- Published: 17 March 2020
- ISBN: 9781785043352
- Imprint: Vermilion
- Format: Trade Paperback
- Pages: 352
- RRP: $35.00
Stop Pleasing, Start Living: THE NO.1 SUNDAY TIMES BESTSELLER
Two summers ago, my wife and I took our daughters to the zoo. As we walked the grounds, we saw a sign advertising the park’s big event: the Cheetah Run. We headed toward the families scouting out their viewing spots and found an empty stretch along the route. Our youngest, Amma, hopped up on my wife’s shoulders for a better view.
A peppy blond zookeeper in a khaki vest appeared. She held a megaphone and the leash of a yellow Labrador retriever. I was confused. I don’t know much about animals, but if she tried to convince my kids that this dog was a cheetah, I was getting a Cheetah Run refund.
She began, “Welcome, everybody! You are about to meet our resident cheetah, Tabitha. Do you think this is Tabitha?”
“Nooooo!” the kids yelled.
“This sweet Labrador is Minnie, Tabitha’s best friend. We introduced them when Tabitha was a baby cheetah, and we raised Minnie alongside Tabitha to help tame her. Whatever Minnie does, Tabitha wants to do.”
The zookeeper motioned toward a parked jeep behind her. A pink stuffed bunny was tied to the tailgate with a fraying rope.
She asked, “Who has a Labrador at home?”
Little hands shot into the air.
“Whose Lab loves to play chase?”
“Mine!” the kids shouted.
“Well, Minnie loves to chase this bunny! So first, Minnie will do the Cheetah Run while Tabitha watches to remember how it’s done. Then we’ll count down, I’ll open Tabitha’s cage, and she’ll take off. At the end of the route, just a hundred meters that way, there will be a delicious steak waiting for Tabitha.”
The zookeeper uncovered Tabitha’s cage and walked Minnie, eager and panting, to the starting line. She signaled to the jeep, and it took off. She released Minnie’s leash, and we all watched a yellow Lab joyfully chase a dirty pink bunny. The kids applauded earnestly. The adults wiped sweat from their foreheads.
Finally it was time for Tabitha’s big moment. We counted down in unison: “Five, four, three, two, one . . .” The zookeeper slid open the cage door, and the bunny took off once again. Tabitha bolted out, laser focused on the bunny, a spotted blur. She crossed the finish line within seconds. The zookeeper whistled and threw her a steak. Tabitha pinned it to the ground with her oven-mitt paws, hunkered down in the dirt, and chewed while the crowd clapped.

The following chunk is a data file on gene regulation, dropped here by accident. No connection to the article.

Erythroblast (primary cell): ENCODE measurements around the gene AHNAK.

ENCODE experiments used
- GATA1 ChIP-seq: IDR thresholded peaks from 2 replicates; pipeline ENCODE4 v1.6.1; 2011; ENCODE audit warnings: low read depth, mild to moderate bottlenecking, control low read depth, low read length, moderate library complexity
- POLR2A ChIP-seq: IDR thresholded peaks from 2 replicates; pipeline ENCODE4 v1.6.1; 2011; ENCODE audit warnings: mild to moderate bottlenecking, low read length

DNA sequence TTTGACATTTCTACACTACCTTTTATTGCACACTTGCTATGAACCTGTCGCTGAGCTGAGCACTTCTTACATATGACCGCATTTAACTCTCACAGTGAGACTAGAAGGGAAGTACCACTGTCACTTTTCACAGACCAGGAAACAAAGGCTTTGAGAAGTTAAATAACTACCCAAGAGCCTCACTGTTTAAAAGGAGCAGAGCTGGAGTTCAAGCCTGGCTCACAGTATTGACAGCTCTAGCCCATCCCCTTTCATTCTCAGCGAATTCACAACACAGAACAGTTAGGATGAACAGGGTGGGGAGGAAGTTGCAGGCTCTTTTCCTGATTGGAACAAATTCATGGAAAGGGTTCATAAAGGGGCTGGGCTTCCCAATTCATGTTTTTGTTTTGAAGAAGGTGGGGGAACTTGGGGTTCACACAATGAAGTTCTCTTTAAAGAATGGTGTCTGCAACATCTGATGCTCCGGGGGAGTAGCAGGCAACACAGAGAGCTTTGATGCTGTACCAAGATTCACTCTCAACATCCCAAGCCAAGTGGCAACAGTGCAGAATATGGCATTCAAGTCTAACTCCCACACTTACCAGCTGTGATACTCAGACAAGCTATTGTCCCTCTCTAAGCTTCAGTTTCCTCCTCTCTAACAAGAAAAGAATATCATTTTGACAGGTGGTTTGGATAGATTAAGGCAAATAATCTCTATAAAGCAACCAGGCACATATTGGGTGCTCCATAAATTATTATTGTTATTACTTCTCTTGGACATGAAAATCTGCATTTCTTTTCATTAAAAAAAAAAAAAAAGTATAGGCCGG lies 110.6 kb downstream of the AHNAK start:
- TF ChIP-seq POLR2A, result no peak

I didn’t clap. I felt queasy. The taming of Tabitha felt . . . familiar.
I watched Tabitha gnawing that steak in the zoo dirt and thought: Day after day this wild animal chases dirty pink bunnies down the well-worn, narrow path they cleared for her. Never looking left or right. Never catching that damn bunny, settling instead for a store- bought steak and the distracted approval of sweaty strangers. Obeying the zookeeper’s every command, just like Minnie, the Lab she’s been trained to believe she is. Unaware that if she remembered her wildness— just for a moment—she could tear those zookeepers to shreds.
When Tabitha finished her steak, the zookeeper opened a gate that led to a small fenced field. Tabitha walked through and the gate closed behind her. The zookeeper picked up her megaphone again and asked for questions. A young girl, maybe nine years old, raised her hand and asked, “Isn’t Tabitha sad? Doesn’t she miss the wild?”
“I’m sorry, I can’t hear you,” the zookeeper said. “Can you ask that again?”
The child’s mother said, louder, “She wants to know if Tabitha misses the wild.”
The zookeeper smiled and said, “No. Tabitha was born here. She doesn’t know any different. She’s never even seen the wild. This is a good life for Tabitha. She’s much safer here than she would be out in the wild.”
While the zookeeper began sharing facts about cheetahs born into captivity, my older daughter, Tish, nudged me and pointed to Tabitha. There, in that field, away from Minnie and the zookeepers, Tabitha’s posture had changed. Her head was high, and she was stalking the periphery, tracing the boundaries the fence created. Back and forth, back and forth, stopping only to stare somewhere beyond the fence. It was like she was remembering something. She looked regal. And a little scary.
Tish whispered to me, “Mommy. She turned wild again.”
I nodded at Tish and kept my eyes on Tabitha as she stalked. I wished I could ask her, “What’s happening inside you right now?”
I knew what she’d tell me. She’d say, “Something’s off about my life. I feel restless and frustrated. I have this hunch that everything was supposed to be more beautiful than this. I imagine fenceless, wide-open savannas. I want to run and hunt and kill. I want to sleep under an ink-black, silent sky filled with stars. It’s all so real I can taste it.”
Then she’d look back at the cage, the only home she’s ever known. She’d look at the smiling zookeepers, the bored spectators, and her panting, bouncing, begging best friend, the Lab.
She’d sigh and say, “I should be grateful. I have a good enough life here. It’s crazy to long for what doesn’t even exist.”
Tabitha. You are not crazy.
You are a goddamn cheetah.
Four years ago, married to the father of my three children, I fell in love with a woman.
Much later, I watched that woman drive away from my home to meet with my parents and share her plan to propose to me. She thought I didn’t know what was happening that Sunday morning, but I knew.